When I first started programming, I remember encountering functions and methods. I was familiar with functions from high school algebra, but I had no idea what a method was. They looked similar to functions, and online comments indicated they were essentially interchangeable.

When you are getting started, you can think of functions and methods as more-or-less the same thing, but they have one important difference. With functions all arguments must be passed in explicitly when they are called. Arguments for methods are also passed in, but methods have access to an additional implicit argument (also called a context object). In JavaScript this argument is this. In Ruby this argument is self.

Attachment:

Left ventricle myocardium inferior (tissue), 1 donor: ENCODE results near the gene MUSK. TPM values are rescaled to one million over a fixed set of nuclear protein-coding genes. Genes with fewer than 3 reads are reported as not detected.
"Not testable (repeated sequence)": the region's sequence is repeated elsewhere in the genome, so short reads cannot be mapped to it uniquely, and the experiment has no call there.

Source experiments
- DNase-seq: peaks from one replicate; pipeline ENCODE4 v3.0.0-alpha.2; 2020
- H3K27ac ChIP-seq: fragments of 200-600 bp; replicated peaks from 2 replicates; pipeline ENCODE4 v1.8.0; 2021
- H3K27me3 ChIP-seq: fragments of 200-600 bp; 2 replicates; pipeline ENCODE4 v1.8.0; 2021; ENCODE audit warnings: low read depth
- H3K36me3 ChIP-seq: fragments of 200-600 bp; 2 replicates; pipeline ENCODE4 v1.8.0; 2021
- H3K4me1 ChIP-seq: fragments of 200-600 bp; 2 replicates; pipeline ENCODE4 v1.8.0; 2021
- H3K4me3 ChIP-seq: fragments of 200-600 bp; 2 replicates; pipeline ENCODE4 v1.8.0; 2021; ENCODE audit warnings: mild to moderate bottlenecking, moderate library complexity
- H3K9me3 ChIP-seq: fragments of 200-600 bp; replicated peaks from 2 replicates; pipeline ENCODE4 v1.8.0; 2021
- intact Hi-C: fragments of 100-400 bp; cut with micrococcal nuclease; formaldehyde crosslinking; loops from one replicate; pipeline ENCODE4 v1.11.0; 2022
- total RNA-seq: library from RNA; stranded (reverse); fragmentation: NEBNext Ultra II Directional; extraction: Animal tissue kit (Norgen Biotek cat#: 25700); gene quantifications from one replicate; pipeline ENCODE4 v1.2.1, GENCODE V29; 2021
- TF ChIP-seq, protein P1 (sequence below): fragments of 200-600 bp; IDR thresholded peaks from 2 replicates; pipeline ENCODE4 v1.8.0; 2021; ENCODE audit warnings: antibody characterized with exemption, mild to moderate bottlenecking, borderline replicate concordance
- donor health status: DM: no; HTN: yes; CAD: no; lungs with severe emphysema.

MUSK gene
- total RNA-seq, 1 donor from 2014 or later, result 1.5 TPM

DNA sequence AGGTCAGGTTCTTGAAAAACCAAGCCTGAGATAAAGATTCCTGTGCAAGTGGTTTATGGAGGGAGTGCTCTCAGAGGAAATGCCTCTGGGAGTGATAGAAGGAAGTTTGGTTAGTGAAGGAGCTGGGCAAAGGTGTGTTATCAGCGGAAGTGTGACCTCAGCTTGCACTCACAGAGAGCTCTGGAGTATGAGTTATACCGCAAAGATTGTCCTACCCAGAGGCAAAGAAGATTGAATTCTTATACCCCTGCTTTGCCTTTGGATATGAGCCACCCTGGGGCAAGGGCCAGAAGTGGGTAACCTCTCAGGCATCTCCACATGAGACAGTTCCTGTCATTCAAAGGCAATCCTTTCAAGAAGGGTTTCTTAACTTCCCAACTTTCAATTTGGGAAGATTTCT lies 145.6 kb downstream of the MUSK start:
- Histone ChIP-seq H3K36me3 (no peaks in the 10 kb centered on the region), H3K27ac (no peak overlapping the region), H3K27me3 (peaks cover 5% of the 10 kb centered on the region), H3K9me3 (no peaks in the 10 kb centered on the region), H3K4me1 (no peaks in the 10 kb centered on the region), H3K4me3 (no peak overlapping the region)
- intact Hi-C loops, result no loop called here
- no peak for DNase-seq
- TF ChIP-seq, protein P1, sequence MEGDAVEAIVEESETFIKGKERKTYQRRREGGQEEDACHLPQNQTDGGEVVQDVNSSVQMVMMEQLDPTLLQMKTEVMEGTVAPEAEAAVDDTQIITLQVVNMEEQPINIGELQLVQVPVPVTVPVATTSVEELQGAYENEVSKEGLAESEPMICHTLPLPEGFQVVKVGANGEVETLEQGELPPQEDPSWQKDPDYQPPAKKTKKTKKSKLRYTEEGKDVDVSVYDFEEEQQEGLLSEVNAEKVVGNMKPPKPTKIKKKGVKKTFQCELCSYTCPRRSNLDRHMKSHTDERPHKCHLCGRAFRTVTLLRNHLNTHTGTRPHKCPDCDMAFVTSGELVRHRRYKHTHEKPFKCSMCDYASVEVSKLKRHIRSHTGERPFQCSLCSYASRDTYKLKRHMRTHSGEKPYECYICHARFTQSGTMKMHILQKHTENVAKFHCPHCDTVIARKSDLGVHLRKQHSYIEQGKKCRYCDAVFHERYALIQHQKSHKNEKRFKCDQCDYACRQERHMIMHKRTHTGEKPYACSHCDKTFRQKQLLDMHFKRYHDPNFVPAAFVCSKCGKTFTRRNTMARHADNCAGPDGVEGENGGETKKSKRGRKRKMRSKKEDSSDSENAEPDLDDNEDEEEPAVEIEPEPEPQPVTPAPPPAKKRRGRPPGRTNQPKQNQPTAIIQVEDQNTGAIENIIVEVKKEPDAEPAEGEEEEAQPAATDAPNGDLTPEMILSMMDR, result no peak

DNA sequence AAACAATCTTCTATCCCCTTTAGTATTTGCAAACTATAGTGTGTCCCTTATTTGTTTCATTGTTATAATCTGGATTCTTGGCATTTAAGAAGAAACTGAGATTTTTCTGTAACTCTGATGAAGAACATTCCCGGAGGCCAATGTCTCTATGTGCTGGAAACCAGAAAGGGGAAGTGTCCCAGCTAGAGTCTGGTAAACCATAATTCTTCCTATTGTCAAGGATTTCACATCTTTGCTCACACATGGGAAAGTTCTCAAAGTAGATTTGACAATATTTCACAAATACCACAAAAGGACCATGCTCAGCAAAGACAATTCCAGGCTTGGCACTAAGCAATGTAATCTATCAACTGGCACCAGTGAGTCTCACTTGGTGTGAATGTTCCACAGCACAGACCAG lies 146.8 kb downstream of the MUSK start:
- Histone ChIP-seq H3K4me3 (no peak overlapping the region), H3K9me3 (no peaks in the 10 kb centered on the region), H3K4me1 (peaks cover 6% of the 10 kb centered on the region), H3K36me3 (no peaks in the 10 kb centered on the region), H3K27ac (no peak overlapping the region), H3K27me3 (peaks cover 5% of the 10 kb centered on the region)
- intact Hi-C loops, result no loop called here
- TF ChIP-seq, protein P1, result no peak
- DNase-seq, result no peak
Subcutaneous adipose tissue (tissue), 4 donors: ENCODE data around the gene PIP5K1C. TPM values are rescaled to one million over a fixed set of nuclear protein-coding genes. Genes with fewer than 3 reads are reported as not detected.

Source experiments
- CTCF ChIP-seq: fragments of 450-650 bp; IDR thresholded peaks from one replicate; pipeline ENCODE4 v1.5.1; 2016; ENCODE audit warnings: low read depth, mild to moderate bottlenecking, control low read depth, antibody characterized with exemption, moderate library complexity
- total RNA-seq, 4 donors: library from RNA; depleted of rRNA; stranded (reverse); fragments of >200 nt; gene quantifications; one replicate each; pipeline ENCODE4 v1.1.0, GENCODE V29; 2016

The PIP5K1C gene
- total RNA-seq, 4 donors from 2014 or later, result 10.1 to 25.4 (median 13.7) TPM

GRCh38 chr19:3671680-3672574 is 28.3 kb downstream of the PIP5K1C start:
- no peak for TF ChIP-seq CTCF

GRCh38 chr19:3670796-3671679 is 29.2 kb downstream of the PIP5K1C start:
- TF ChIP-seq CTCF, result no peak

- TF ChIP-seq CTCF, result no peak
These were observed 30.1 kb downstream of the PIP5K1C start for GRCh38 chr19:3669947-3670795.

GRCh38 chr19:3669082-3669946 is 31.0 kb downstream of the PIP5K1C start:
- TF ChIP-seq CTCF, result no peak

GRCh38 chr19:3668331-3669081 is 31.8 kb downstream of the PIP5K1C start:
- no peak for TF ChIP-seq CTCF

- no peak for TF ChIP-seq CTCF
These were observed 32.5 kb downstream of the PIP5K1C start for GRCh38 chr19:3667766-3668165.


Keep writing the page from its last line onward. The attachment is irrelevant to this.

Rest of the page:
```javascript let sweetee = { name: 'Sweetee' };

let speak = function (pet) {
console.log(pet.name);
};

speak(sweetee);

<figcaption>Here we see <code>speak</code> expressed as a <strong><em>function</em></strong>. Notice that we are explicitly passing in an object on which to find a name.</figcaption>
</figure>

<figure>
```javascript
let sally = {
	name: 'Sally',
	speak: function () {
		console.log(this.name);
	}
};

sally.speak();
In this example, speak is treated as a method. Notice that we are relying on the JavaScript runtime to assign the context object (this) implicitly.